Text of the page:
Dark humor – Not everyone gets it. A case in point is the always clueless practitioner of stand-up comedy, the Denver Post, smugly ensconced in its urban cocoon. A recent front page frames the photo of Denver Public Health workers walking among the tent cities of our downtown homeless population. The health workers, a nurse and her bearded protector, are there to provide free Hepatitis A vaccinations to the homeless population of Denver, some 3,500 to date,

The explanatory caption on the photo captures the sense of the story – “Hepatitis A is a virus, spread through squalor, that has left homeless people frightened and struggling to protect their hygiene.” The words are those of staff reporter Andrew Kenney, recently a reporter for an independent advocacy group since folded into the comforting embrace of CPR (Colorado Public Radio). A self-described advocate of the homeless, one wonders if Mr. Kenney’s dreams of a change in his circumstances; no longer saddled with the pedestrian moniker of “advocate” but cloaked in the glamourous charisma of “activist”.

Mr. Kenney’s last big piece in the Denver Post was a flattering, one might say even star struck, interview of incoming Denver City Councilwoman Candi CdeBaca, self-described as a democratic socialist” who believes in “community ownership of land, labor and resources”. Ms. CdeBaca is “excited to usher it in by any means necessary. I refer you back to the thoughts (and actions) of Uncle Joe Stalin. Could he have said it any better?

One wonders – How do you keep a straight face when these people talk? Actually, if this is what makes it into the newspaper – What else is actually said but considered unsuitable for the public to hear? Do they seriously believe what they are saying? Mr. Kenney’s reporting is dark dark humor, both for what is said and what is unsaid. But just as both my Ukrainian ancestors and Joe Stalin understood, there is tragedy, a heartbreaking reality, beneath the dark comedy.

According to the Denver Post, there are 5,000 homeless people living on the streets in Denver. Later on in the article though well camouflaged back on Page 6, we are told that Denver Public Health is focusing their efforts on people with “drug addictions”. One suspects and is thankful that there exist adults directing the efforts of Denver Health towards real problems rather than catering to sympathies of Adorable fashion.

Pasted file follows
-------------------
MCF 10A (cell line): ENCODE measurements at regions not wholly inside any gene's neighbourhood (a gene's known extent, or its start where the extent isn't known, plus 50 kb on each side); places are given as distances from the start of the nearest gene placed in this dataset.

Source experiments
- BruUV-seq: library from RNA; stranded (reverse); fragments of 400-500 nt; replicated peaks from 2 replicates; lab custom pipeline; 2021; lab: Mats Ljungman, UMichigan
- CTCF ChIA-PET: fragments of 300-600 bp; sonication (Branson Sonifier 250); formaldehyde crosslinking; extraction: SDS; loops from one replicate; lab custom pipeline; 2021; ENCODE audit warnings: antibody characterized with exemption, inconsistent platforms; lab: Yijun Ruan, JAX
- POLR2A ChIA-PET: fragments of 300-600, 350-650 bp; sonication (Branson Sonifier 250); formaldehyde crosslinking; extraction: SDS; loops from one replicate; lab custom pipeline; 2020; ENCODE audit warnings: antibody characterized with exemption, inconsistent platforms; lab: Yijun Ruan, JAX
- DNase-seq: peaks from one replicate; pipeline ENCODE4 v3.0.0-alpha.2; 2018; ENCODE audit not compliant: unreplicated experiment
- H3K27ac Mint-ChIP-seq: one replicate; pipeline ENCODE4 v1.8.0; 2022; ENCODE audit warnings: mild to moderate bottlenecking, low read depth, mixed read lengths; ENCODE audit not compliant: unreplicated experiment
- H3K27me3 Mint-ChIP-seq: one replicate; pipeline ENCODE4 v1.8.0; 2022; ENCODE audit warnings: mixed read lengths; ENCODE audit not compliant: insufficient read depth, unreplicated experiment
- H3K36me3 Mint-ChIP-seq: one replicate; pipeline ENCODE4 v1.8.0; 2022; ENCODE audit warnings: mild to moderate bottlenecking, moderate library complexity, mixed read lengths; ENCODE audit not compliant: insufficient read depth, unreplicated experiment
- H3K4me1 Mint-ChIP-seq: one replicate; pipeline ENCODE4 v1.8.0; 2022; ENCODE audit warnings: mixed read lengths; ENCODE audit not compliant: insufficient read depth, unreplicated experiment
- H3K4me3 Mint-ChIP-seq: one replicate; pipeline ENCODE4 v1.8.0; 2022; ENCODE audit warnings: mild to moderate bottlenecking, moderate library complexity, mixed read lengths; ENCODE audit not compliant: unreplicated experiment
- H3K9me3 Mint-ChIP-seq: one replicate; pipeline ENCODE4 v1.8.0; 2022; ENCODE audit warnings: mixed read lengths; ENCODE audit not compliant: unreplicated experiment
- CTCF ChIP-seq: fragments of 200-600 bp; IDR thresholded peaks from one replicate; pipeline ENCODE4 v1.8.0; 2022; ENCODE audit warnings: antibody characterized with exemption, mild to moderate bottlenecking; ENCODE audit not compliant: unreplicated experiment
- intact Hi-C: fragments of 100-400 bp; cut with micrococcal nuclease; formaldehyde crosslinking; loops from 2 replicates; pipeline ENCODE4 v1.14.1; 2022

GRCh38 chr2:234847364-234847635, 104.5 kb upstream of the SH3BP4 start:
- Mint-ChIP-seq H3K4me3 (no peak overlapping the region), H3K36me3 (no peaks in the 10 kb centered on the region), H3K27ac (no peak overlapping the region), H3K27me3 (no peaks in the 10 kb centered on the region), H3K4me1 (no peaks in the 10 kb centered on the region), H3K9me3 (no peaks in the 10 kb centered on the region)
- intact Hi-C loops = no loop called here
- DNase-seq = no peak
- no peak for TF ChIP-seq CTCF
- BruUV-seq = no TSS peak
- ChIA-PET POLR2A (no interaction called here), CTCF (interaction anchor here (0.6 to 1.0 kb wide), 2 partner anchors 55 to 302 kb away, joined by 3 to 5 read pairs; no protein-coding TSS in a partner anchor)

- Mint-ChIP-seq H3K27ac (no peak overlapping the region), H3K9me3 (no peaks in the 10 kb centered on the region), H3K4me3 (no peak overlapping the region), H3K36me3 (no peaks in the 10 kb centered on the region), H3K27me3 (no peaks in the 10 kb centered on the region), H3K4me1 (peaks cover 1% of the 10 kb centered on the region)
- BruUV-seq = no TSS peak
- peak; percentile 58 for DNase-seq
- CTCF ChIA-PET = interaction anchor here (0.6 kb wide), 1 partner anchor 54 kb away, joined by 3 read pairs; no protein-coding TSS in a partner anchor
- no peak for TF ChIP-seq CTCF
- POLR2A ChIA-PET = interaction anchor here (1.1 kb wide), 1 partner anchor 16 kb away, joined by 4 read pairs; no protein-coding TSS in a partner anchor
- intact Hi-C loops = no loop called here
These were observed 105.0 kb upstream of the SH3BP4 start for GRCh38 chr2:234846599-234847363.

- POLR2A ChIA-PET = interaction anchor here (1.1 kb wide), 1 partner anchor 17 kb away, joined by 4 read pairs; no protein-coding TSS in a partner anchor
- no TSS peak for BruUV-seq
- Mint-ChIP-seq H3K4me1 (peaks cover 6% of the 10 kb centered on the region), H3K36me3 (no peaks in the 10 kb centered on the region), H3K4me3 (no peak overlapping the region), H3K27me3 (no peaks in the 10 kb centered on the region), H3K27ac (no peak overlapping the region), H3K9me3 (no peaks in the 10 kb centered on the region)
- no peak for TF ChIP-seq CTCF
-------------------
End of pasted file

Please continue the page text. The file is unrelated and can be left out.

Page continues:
Public health officials not connected with the Denver Post name the prime cause of Hepatitis A to be the reuse of infected syringes to do hard drugs, not “drug addictions” or “squalor”, soft euphemisms doing yeoman duty in blurring the gentle reader’s view of feces strewn city streets and heroin shooting galleries. The homeless struggle with hygiene because they go to the bathroom on the street, where they sleep and do drugs. In their laudable efforts to maintain some level of hygiene on the streets, Denver has two mobile bathrooms circulating the city, serving the homeless at a cost of $1.1 million since 2016.

What is to be done about this tragedy? In the country that we love, how can there be thousands of people living on the streets of Denver, in “squalor” and struggling with “drug addictions”? These faceless homeless are human beings, each one loved by God, just like me, just like you. To their credit, Ms. CdeBaca and Mr. Kenney see the problem and are trying to do something about it. Despite my perhaps mean spirited lampooning of their words, I give them praise for that.